After days of hinting there would be an announcement on paid sick days for those impacted by COVID-19, sources not authorized to speak publicly tell Global News the Ontario government is set to unveil details.
Finance Minister Peter Bethlenfalvy and Labour Minister Monte McNaughton scheduled a news conference at Queen’s Park for 3:15 p.m. on Wednesday.
The announcement was set to take place hours after Ontario’s auditor general released an in-depth report looking at systemic issues in the province’s long-term care sector.
On Tuesday, Global News obtained a letter written by Ontario Finance Minister Peter Bethlenfalvy to Deputy Prime Minister and federal Finance Minister Chrystia Freeland saying the provincial government is looking to provide a $500-per-week top-up to the current $500-per-week ($450 after taxes) Canada Recovery Sickness Benefit (CRSB) program. People can access CRSB for up to four weeks if they are required to quarantine because of COVID-19.
“It has become clear that the uptake for the CRSB is not as high as we would like to see, so we must create a greater incentive for people to use the program and stay home when they are ill or experiencing symptoms of COVID-19,” the letter said while going on to reiterate a recent criticism from the provincial government about the 2021 federal budget not addressing issues with CRSB.
“We believe that this (top-up) is the simplest and fastest way to increase program update and make this program more effective for those who are sick, don’t have employer-paid sick leave, and need this program most.”
Katherine Cuplinskas, Freeland’s press secretary, said in a statement Tuesday afternoon the CRSB is meant to be a measure for those who “fall through the cracks” because there are no benefits through their employers or in province’s where there isn’t a provincial program.
“When Ontario is ready to mandate sick leave in provincially-regulated businesses, as we have done for federally-regulated businesses, we will be there to help,” she wrote.
“In fact, the wage subsidy was designed – and is already set up – to provide employers with financial support to pay the wages of workers who are on sick leave.”
It was on Thursday when Premier Doug Ford, while self-isolating due to coming into contact with a staff member who tested positive for COVID-19, confirmed his government was working on a plan for an Ontario paid sick leave program.
“It’s going to be one of the best (programs) in conjunction with the federal government in the entire North America. I also want to remind the people of Ontario, there’s no other province in this entire country that has the program that we’re going to be laying out — nowhere close,” he told reporters when asked about the issue of paid sick days.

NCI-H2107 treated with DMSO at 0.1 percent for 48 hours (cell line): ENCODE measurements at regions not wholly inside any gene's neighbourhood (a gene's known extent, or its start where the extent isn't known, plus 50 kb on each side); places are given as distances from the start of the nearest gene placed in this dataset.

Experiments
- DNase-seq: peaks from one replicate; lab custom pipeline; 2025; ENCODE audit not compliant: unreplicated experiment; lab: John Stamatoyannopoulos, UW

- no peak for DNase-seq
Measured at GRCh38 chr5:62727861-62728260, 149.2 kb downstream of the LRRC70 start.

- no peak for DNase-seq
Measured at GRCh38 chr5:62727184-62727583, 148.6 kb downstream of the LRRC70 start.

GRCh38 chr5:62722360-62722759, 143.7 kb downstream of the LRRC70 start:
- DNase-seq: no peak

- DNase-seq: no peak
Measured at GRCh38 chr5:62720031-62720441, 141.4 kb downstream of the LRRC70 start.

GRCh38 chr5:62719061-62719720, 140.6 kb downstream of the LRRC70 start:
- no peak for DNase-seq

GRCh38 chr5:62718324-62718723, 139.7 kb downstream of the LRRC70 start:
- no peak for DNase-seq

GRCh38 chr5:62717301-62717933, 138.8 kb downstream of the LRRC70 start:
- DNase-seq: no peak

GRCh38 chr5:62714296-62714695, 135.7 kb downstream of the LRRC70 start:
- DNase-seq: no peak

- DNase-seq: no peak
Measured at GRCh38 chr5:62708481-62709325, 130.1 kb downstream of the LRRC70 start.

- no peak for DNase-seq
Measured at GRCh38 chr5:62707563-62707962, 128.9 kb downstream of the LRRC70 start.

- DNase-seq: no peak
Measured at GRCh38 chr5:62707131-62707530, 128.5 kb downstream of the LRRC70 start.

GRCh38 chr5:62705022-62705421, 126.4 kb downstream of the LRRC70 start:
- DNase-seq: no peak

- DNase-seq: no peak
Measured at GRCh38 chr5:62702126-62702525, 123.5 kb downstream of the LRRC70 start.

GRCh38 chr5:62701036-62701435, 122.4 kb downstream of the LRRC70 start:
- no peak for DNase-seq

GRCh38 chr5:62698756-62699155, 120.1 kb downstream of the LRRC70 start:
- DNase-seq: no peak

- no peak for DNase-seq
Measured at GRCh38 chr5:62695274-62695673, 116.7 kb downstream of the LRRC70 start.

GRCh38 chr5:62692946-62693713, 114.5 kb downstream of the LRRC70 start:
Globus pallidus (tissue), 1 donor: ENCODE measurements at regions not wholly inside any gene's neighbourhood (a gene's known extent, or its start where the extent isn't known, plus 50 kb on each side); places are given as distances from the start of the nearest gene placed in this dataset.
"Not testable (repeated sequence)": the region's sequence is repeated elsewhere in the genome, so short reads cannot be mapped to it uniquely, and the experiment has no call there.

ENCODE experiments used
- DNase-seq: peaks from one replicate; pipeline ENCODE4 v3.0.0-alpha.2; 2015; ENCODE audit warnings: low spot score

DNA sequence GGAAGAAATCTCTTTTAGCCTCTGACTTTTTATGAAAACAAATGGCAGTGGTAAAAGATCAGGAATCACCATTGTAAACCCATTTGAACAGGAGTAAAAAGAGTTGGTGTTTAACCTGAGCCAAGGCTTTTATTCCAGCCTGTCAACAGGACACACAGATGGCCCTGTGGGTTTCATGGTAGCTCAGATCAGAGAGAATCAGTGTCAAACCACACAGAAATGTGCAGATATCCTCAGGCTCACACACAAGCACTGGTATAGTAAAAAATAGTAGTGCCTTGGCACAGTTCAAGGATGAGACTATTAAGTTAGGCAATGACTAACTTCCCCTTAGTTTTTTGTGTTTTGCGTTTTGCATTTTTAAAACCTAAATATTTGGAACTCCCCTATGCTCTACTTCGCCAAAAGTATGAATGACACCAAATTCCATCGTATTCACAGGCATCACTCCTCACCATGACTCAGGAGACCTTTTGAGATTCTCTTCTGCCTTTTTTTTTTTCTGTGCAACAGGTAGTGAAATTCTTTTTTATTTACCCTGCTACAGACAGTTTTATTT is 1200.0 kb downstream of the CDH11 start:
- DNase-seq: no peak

Amid plummeting popularity, Ontario Premier Doug Ford offers apology, pledges paid sick leave02:35 Amid plummeting popularity, Ontario Premier Doug Ford offers apology, pledges paid sick leave 02:19 COVID-19: Doug Ford apologizes, reiterates paid sick leave coming 03:16 Wait for details continues for Ontario’s potential paid sick leave plan 04:29 Medical students call for paid sick leave in letter to Ford government 01:09 Ontario Premier Ford defends decision to not implement paid sick days
For months, doctors, health-care workers, and advocates have continually called for a provincial regime for provincial sick days. They pushed for such a program to operate like a wage continuance so workers would be paid as normal if they have to stay home.
They also cited issues with the requirements under the CRSB, which requires workers to apply to a program and if they qualify under certain criteria, they will be reimbursed at a later time. That delay in receiving money, advocates have said, could impact the timely payment of rent or other bills.
On April 20, Ontario’s COVID-19 Science Advisory Table reiterated the need to ensure essential workers continue to receive pay if they need to stay home, are exposed to COVID-19, or need time to get a vaccine. The group said the current federal program is not enough.
“Workers who do [go to work sick or go after having been exposed to the virus] often do so because they have no choice: they must feed their families and pay their rent. Compared to other models that appear to have limited spread, the federal [Canada Recovery Sickness Benefit] is cumbersome and does not provide enough financial support,” the members wrote in an open letter.
“An emergency benefit that offers more money, is easily accessible, immediately paid and that, for the duration of the pandemic, is available to essential workers … will help limit spread.”
The government’s recent messaging on paid sick days has been a noticeable change compared to recent months.
When the provincial budget was unveiled in March, questions were raised about why the program was left out. Bethlenfalvy, at the time, pushed people to use the CRSB. Earlier in April, Ford accused people of “playing politics” with respect to calls for instituting a provincial program.